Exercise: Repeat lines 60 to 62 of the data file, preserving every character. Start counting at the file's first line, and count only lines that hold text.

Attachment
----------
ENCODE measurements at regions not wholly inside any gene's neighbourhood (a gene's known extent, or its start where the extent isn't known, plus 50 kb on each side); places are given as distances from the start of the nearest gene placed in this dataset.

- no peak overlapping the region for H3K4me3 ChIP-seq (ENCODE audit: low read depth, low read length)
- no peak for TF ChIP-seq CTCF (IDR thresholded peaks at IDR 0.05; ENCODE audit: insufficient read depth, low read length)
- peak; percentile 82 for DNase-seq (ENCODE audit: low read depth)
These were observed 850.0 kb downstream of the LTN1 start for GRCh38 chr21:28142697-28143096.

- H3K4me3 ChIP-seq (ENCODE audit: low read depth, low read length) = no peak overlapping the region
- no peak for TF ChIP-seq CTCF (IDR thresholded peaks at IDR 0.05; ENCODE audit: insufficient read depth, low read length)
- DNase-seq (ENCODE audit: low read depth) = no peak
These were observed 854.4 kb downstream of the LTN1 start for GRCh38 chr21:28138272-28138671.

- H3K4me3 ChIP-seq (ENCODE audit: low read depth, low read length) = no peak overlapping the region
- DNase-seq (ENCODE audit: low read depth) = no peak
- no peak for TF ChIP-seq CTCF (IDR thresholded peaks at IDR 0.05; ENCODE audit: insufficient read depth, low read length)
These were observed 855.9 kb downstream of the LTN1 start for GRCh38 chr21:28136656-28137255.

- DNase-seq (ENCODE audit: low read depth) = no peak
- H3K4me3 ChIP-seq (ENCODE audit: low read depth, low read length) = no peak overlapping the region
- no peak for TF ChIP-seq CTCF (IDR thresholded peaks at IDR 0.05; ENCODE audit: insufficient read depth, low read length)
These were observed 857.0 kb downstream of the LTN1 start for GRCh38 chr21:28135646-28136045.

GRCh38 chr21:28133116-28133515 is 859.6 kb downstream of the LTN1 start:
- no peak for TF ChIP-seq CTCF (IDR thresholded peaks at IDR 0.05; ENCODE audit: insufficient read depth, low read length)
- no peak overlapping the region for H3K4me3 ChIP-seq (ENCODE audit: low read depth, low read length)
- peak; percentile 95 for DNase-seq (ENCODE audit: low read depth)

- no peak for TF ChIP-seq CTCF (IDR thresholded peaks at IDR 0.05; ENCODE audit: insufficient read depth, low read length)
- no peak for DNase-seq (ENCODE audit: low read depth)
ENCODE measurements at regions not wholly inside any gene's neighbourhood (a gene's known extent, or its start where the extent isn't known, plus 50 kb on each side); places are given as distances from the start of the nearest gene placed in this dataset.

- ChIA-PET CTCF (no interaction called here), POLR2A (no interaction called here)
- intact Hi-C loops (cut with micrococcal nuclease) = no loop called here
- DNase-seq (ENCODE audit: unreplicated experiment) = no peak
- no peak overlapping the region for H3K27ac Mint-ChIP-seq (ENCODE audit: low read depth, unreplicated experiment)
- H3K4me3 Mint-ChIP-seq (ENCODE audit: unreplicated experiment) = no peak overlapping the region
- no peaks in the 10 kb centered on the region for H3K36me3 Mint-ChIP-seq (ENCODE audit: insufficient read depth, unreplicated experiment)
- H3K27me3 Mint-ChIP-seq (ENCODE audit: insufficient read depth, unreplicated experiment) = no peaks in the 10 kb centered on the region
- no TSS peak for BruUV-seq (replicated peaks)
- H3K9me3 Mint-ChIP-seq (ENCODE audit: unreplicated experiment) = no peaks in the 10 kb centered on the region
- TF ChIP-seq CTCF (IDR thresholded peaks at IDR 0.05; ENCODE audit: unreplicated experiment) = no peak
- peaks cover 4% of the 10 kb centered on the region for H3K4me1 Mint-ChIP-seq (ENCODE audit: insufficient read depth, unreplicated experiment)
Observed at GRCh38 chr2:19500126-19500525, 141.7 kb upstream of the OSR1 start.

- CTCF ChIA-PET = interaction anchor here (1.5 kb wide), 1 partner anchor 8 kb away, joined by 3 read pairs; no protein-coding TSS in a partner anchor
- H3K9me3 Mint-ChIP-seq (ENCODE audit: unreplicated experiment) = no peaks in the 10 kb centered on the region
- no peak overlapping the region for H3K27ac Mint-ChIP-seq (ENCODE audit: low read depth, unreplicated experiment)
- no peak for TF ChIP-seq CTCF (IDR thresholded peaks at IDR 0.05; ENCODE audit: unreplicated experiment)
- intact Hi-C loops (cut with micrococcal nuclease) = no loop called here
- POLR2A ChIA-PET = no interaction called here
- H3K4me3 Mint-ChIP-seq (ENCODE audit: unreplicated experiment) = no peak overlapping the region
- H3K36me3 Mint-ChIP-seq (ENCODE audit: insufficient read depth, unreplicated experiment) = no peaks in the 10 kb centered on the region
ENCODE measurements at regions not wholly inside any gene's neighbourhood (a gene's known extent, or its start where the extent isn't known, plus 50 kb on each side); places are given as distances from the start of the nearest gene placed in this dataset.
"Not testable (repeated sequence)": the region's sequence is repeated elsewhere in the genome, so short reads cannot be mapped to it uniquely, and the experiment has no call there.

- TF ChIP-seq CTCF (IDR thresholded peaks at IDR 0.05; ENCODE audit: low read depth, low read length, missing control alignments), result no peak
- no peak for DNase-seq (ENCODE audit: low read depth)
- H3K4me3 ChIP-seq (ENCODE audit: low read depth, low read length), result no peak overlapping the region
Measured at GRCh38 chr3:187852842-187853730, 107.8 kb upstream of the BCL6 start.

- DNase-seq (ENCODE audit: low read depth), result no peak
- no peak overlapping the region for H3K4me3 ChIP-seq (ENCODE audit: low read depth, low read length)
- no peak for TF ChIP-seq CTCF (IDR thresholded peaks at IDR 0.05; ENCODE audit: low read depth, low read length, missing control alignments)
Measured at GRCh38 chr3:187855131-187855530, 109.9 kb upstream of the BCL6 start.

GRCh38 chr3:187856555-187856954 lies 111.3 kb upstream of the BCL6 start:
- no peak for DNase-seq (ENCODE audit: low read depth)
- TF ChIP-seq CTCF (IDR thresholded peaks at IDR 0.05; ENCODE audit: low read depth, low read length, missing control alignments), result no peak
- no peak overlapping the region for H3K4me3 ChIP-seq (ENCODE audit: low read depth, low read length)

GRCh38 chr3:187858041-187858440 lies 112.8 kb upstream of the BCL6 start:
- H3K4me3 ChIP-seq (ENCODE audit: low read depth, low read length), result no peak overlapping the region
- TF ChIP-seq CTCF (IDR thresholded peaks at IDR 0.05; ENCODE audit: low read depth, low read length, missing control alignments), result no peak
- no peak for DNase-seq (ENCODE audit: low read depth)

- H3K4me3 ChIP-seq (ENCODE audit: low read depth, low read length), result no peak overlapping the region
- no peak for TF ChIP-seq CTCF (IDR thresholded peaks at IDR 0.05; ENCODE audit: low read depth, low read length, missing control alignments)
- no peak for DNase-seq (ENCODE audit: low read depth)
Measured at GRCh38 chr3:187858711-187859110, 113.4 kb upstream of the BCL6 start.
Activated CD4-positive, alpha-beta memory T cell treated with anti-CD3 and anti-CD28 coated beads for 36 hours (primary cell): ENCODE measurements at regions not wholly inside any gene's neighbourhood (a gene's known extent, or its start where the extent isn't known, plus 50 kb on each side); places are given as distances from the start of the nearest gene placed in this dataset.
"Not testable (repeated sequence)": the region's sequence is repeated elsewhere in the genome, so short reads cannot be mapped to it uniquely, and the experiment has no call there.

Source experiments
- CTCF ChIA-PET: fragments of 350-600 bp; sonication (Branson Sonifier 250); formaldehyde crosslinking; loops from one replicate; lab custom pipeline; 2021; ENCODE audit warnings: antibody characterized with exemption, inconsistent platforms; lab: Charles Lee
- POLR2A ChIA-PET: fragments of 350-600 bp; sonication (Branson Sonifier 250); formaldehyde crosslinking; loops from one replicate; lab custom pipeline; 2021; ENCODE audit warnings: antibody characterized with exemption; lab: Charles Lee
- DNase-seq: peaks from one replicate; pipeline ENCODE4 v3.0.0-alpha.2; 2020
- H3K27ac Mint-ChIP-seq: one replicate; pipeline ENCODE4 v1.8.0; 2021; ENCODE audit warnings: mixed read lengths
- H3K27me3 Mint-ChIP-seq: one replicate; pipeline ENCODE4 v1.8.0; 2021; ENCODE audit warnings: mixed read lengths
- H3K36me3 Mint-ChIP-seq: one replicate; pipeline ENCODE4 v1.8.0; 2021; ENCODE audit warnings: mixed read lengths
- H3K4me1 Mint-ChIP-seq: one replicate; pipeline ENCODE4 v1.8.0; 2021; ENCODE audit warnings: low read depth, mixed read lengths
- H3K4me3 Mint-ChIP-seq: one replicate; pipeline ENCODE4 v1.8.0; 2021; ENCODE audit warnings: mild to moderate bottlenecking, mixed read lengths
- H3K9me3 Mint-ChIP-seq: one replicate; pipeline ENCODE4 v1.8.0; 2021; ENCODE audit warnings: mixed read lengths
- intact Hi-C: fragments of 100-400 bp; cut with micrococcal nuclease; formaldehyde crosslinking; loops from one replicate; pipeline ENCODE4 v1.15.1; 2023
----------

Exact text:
- H3K4me3 ChIP-seq (ENCODE audit: low read depth, low read length), result no peak overlapping the region
- TF ChIP-seq CTCF (IDR thresholded peaks at IDR 0.05; ENCODE audit: low read depth, low read length, missing control alignments), result no peak
- no peak for DNase-seq (ENCODE audit: low read depth)